Jump Start # 3448
James 1:20 “for the anger of man does not achieve the righteousness of God.”
There is a lot of anger in the air these days. The war in Israel has brought out the worst in people. Protests are becoming mobs filled with angry people. Hatred toward Jews has escalated more than 400% in the past few weeks. Politicians are snapping at one another. Blame and finger pointing seem to be the norm these days. You don’t see many people walking around with smiles on their faces.
And, that brings us to our verse today. The Bible has a lot to say about anger, both in the Old Testament and the New Testament. And, throughout the Bible we find many angry people. King Saul was throwing spears at young David. Moses left Pharaoh in “hot anger” Exodus tells us. Naaman walked away fuming when things didn’t go the way he expected. Jonah was angry that Nineveh was given a second chance. And, the prodigal’s brother was angry and unwilling to welcome his lost brother back.
There is two immediate problems with anger:
First, what anger does to us. Our verse shows us the bottom line. Anger doesn’t help us in our walk with the Lord. We don’t become our best when we are thinking the worst. It’s hard to be around someone that you are angry with. And, when we are angry it’s hard to move off that island. We keep rewinding the pain and that keeps the wounds open.
Second, what anger leads us to doing to others. Not only does anger destroy our insides, but it has a masterful way of wrecking our outsides, especially our relationships with others. When we are angry, we feel compelled to tell someone else. We lash out with words that often should never be said. When angry we quickly turn to the revenge mode and start thinking, saying and planning ways to get back at the other person.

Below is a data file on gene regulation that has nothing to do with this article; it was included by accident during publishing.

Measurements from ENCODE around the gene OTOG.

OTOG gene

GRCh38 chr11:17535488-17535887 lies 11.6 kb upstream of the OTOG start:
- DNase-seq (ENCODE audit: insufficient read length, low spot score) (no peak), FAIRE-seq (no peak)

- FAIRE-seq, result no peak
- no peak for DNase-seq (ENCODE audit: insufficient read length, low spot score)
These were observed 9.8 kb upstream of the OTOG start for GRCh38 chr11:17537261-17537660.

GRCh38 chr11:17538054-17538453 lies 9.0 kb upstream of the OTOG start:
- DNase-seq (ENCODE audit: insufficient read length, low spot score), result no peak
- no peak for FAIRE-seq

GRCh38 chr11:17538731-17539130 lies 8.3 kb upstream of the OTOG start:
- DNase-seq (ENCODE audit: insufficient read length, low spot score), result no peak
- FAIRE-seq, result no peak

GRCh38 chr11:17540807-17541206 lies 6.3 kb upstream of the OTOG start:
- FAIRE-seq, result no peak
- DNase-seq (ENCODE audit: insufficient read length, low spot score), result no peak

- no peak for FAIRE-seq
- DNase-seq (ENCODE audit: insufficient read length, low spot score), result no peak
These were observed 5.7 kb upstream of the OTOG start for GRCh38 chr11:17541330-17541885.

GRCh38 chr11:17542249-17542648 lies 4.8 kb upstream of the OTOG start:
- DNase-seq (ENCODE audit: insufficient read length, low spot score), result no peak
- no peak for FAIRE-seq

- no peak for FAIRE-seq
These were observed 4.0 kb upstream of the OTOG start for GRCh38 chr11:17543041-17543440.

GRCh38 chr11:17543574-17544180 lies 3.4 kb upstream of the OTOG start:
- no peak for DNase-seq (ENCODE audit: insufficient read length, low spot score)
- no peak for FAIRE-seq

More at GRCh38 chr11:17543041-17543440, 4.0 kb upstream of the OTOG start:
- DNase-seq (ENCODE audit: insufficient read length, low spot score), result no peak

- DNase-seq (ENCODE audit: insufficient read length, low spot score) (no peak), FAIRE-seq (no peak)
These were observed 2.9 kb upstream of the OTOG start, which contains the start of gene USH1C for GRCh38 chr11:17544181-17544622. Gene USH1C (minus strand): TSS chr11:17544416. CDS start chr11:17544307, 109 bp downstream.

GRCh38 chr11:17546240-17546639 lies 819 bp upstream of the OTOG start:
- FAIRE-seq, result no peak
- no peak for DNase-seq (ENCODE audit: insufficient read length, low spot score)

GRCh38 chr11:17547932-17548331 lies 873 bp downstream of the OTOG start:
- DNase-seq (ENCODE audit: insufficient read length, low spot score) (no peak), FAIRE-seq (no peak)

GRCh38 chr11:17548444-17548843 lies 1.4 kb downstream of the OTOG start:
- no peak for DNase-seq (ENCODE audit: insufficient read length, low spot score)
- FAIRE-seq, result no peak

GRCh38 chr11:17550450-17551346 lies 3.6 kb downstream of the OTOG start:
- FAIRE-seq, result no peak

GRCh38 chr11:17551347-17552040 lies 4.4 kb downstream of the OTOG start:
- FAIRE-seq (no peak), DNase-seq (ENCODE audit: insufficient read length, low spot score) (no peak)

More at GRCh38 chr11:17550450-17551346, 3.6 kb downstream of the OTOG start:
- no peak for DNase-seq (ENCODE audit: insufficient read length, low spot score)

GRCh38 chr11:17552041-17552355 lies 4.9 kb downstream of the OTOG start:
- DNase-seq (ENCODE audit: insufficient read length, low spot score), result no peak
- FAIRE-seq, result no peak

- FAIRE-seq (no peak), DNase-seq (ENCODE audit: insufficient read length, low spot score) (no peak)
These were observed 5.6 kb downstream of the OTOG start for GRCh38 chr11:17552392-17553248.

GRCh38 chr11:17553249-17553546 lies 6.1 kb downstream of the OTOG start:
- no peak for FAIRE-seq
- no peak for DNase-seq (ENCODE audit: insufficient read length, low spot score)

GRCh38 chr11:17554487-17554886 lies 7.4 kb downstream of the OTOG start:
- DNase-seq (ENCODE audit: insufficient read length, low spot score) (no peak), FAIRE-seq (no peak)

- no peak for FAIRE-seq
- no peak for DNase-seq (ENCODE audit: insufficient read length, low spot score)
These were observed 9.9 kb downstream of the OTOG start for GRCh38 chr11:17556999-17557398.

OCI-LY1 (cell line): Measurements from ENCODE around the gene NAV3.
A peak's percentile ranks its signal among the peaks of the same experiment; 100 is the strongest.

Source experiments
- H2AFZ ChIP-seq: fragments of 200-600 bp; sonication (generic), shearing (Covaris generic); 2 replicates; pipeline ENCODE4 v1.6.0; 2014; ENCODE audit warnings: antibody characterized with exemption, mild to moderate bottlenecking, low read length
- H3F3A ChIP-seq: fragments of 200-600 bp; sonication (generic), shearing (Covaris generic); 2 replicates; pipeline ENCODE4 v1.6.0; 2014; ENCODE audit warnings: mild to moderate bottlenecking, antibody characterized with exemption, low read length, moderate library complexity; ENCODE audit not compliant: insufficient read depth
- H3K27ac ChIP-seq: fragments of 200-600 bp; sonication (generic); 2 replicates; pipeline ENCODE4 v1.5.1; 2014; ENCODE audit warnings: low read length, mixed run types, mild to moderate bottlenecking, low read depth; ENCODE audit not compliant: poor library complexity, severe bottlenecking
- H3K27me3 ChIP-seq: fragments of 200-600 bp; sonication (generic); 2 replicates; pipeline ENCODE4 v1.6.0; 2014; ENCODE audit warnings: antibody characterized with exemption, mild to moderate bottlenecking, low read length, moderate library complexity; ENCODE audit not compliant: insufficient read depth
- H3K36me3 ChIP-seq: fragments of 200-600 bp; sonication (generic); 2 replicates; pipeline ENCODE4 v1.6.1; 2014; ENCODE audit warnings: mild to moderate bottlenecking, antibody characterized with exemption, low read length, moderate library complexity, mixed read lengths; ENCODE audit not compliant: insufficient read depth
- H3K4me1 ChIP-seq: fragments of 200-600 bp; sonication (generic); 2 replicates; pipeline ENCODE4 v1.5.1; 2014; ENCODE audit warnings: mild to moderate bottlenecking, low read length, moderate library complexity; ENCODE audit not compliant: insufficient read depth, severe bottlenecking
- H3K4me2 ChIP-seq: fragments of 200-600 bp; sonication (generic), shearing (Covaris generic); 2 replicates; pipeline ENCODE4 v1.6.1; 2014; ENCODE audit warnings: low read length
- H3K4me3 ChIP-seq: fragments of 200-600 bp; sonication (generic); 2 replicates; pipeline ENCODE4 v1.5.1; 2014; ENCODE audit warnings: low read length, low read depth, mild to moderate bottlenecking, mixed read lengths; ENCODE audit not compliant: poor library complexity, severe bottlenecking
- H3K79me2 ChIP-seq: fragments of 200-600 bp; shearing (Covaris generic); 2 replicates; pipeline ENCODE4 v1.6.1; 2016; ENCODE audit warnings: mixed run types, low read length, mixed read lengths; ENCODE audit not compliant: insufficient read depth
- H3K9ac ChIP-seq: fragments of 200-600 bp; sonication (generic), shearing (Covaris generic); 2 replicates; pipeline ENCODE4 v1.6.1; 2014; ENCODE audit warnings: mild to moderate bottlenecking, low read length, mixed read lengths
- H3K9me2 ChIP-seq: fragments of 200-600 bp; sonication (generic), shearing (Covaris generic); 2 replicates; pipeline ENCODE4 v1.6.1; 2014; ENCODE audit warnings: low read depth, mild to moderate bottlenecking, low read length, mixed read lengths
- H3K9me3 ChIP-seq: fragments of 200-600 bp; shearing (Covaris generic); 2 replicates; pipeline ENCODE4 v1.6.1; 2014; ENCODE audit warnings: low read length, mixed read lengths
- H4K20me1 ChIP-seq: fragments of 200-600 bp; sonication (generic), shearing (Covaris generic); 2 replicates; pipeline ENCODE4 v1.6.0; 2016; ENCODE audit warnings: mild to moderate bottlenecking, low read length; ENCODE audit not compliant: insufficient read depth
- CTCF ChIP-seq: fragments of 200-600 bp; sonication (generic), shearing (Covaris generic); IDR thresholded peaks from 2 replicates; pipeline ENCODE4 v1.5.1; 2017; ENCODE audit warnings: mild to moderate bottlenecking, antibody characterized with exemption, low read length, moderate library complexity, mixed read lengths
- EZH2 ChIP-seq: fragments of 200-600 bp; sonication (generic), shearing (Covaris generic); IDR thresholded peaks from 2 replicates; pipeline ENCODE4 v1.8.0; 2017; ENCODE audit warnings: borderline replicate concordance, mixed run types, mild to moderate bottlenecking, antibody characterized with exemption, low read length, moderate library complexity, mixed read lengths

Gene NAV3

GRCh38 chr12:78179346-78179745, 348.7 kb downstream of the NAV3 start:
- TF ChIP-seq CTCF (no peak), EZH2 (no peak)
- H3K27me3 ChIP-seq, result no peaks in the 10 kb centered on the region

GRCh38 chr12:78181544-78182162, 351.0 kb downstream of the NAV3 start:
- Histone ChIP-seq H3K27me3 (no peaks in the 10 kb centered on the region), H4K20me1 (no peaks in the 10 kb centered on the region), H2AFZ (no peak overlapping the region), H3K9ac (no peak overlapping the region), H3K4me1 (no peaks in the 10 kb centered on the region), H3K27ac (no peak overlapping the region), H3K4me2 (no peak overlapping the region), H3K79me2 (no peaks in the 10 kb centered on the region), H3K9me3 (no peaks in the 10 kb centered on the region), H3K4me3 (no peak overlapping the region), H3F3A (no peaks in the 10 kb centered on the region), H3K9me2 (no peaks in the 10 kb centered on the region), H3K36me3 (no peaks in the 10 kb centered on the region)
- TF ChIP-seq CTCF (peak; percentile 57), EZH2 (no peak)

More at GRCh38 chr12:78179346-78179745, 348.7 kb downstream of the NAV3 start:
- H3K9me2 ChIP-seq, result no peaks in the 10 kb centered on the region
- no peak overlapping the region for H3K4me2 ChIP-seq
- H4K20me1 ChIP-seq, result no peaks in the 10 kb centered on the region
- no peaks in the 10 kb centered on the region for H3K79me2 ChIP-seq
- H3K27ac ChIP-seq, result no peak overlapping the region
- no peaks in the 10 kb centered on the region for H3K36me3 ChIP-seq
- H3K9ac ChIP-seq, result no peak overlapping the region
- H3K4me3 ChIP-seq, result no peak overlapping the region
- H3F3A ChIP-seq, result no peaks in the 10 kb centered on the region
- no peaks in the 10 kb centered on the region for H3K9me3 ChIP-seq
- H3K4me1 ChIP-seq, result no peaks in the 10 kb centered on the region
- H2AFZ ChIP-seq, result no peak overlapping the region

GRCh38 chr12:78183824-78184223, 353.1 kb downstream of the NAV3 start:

Anger doesn’t achieve the righteousness of God. Anger doesn’t make us stand tall.
Here are three quick reminders that can help:
First, try not to speak when angry. That’s hard. We want to snap back. We want to set the record straight. We increase the volume and speed of our talking. We stop listening and default to the attack mode. Bite your tongue. Try to refrain from talking because most often we don’t talk, we explode. And, it is very hard to recover after that. You can apologize, but the damage has been done. Your reputation has taken a hit and you lost value with the person you are angry with.
Second, don’t stay in a heated situation, it will only make you boil on the inside. Sometimes you just have to walk away from things. Sometimes it is best to talk about the subject when both parties are calm and can reason. Be a thermostat in life. When things are too hot, try to cool things down. When things are too icy, try to warm the atmosphere up. It takes two to argue and if you are not engaging in that, the argument soon ends.
Third, don’t make a quick decision when mad. Most times those decisions are not thought out. We react based upon emotion and not logic. We let our heart and not our head lead us. I’ve seen people walk out of a church building in the middle of a sermon. I’ve heard of brethren getting in fist fights. The Corinthians were taking each other to court. Anger will push us to doing things that we may long regret later on.
The Ephesians were told, “be angry and do not sin.” James says to be slow to anger. Build a long, long fuse to your heart.
Achieving the righteousness of God ought to be important to us. Anger isn’t the road that will get us there. So, find the exit and get off that road as quickly as you can. Turn around and follow the Lord.